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2020’s disruptions will spark 2021’s innovations

Glimpses of America’s future will be most clearly seen in the parts of our society most devastated by the pandemic.

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Audra Quisenberry, left, whispers in the ear of her classmate Logan Bowhay, both 6, as they wait to meet other schoolmates via Zoom at Premier Martial Arts Monday, Aug. 24, 2020, in Wildwood, Mo. The first graders’ school has gone to online learning due to the COVID-19 outbreak forcing the children to find an alternative place to spend their school day while their parents work.

Jeff Roberson, Associated Press

As 2021 arrived, tens of millions of Americans gave thanks that 2020 was finally over.

And yet, as the new year begins to unfold, the news and storylines seem depressingly familiar. Just as it was in 2020, the coronavirus pandemic remains the dominant event and news story of 2021. That will be the case all year long. In the political realm, there will also be a sense of a 2020 rerun. While their roles have changed, the political world is still and will continue to be obsessed by the actions and sayings of Joe Biden and Donald Trump. 

As pandemic fatigue sets in and political stalemate continues, however, there will also be signs of hope for America’s future. The key is knowing where to look. For that, it’s helpful to look back at early American history.

Thomas Jefferson, in addition to drafting the Declaration of Independence, was America’s third president. He had a vision of our nation as an agrarian society dominated by small farmers. He strongly opposed manufacturing: “Let us never wish to see our citizens occupied at a work bench … for the general operations of manufacture, let our workshops remain in Europe.” Jefferson, who served as president from 1801 to 1809, wanted Europe to do the manufacturing. Our country would simply trade agricultural commodities for whatever we needed.

However, Samuel Slater had other ideas. He’s not a legendary founding father like Jefferson and never held public office. Most Americans today have never heard of him, though he was once known as the father of the American Industrial Revolution. Rather than getting involved in politics, Slater changed America by meeting the needs of everyday Americans. To provide high-quality, affordable cotton, he created the first factories in America, an innovation that fundamentally changed life in America.

Ironically, during the years Jefferson was president and hoping to preserve the U.S. as an agrarian nation, Slater’s system took off and reorganized just about every aspect of American society. While Jefferson looked to the past, Slater created the future. Of course, he did not act alone. Slater’s success capitalized on changing attitudes and technologies that have been developing for decades.

That’s the way change always takes place in America.

In 1980, a presidential commission published a national agenda for the coming decade. In a nine-page section on science and technology, the word “computer” never came up. The idea of personal computers was simply not on the minds of our famous national leaders. Instead, they were concerned with preventing the decentralization of power.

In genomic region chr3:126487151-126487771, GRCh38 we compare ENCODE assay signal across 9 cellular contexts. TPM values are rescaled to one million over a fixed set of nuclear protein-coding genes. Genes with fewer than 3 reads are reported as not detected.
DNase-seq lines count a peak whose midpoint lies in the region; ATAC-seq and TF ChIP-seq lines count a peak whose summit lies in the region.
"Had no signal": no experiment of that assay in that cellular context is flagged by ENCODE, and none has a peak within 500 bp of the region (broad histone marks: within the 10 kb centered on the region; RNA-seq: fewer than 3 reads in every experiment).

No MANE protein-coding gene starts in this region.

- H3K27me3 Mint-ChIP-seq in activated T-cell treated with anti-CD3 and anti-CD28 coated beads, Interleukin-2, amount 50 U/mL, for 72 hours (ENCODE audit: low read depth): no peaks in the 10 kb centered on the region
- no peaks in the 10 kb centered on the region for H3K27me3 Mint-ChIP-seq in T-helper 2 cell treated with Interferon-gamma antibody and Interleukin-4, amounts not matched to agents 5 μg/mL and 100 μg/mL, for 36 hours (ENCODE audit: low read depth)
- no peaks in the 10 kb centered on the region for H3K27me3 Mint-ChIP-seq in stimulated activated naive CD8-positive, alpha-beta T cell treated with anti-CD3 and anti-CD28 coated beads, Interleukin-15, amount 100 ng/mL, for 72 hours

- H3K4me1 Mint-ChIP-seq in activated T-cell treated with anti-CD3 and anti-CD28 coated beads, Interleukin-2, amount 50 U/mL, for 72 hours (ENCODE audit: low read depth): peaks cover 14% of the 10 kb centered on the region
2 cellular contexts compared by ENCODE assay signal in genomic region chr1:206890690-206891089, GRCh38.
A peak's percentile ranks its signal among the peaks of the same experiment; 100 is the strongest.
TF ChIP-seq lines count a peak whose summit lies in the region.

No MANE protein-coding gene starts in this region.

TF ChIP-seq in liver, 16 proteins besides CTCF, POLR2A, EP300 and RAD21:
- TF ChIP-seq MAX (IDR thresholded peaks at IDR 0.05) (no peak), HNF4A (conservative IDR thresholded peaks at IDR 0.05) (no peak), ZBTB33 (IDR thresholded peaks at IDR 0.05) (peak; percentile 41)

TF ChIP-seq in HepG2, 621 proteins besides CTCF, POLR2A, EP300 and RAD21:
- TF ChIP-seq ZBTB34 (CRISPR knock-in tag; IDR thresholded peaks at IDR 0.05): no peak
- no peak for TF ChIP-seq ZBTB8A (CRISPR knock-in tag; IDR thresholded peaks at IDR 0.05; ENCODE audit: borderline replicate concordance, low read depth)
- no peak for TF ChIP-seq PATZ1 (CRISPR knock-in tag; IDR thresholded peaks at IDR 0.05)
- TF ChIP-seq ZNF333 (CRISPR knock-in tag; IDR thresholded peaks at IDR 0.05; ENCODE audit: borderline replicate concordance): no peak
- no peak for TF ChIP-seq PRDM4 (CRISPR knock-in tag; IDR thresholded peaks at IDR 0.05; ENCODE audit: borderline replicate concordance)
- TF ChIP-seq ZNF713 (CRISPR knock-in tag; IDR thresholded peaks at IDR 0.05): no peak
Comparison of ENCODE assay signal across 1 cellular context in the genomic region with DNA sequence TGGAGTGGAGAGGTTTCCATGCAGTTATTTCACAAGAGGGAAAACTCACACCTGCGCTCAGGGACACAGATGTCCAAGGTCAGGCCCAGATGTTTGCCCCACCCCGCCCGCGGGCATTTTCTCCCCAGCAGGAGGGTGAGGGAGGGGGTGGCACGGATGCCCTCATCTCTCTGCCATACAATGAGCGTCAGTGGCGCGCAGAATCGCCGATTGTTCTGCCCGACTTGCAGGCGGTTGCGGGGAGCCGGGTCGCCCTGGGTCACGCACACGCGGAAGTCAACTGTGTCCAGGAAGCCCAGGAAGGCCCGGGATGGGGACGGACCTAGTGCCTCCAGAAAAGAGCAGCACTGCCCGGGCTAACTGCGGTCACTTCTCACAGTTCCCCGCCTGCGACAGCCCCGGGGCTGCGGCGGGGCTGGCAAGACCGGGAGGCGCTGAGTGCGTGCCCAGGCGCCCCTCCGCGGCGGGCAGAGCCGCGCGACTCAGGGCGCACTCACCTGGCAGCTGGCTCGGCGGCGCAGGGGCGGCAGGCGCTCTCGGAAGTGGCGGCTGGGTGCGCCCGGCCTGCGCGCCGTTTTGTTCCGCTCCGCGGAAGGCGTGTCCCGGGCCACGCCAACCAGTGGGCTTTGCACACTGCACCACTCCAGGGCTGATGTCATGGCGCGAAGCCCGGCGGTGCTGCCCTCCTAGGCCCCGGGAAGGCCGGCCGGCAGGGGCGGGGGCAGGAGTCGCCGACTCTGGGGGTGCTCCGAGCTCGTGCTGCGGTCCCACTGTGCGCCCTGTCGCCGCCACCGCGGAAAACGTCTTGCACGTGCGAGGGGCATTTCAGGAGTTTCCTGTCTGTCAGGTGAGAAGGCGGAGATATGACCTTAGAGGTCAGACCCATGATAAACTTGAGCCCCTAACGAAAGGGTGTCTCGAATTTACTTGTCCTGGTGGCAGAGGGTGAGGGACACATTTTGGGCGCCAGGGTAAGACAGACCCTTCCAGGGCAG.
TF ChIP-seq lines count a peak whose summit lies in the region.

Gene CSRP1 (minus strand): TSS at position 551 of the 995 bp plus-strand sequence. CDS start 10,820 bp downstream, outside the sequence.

But two young men who were completely unknown at the time — Steve Jobs and Bill Gates — had a different idea. While the politicians debated their agenda, these young entrepreneurs created the future by using new technology to meet the needs of the American people. Not only that, but their innovations also led to the decentralization of American society, precisely the opposite of what the political leaders were trying to accomplish. 

Today, as we prepare to emerge from an unprecedented pandemic, we sense that the world after 2020 and 2021 will be different from the world that came before. After decades of gradually adapting to the digital revolution, the pandemic has turbocharged the pace of change. Cultural changes that would have normally taken place over a generation or so will now take place in just a few years.

Some of those changes will become more visible as 2021 unfolds. But you won’t see them in the agendas of our political leaders.

In the wake of the pandemic’s societal disruption, unknown innovators will emerge to meet people’s new needs. 

Instead, glimpses of America’s future will be most clearly seen in the parts of our society most devastated by the pandemic. In the wake of the pandemic’s societal disruption, unknown innovators will emerge to meet people’s new needs. 

One great example of such disruption is in the education of our children. In the years leading up to 2020, public schools grudgingly incorporated new technologies into their routines. But the inertia of the status quo was powerful. Schools remained much the same as they had been for decades.

Then the pandemic struck, and the education world was turned upside down. The status quo of the traditional school year simply collapsed. Millions of parents had to grapple with the realities of home schooling and finding new ways for their kids to hang out with other kids. This presents a previously unimaginable opportunity for innovative teachers and others to show how they can meet the needs of parents and students. Those who succeed will create the future of American education. The nation’s political leaders will try to protect the old approaches for a while, but eventually they will catch up.

The same phenomenon will take place in all other aspects of life disrupted by the pandemic. Innovators will create a better future for our children and grandchildren by meeting the newly exposed needs of people today. 

Scott Rasmussen is an American political analyst and digital media entrepreneur. He is the author of “The Sun is Still Rising: Politics Has Failed But America Will Not.”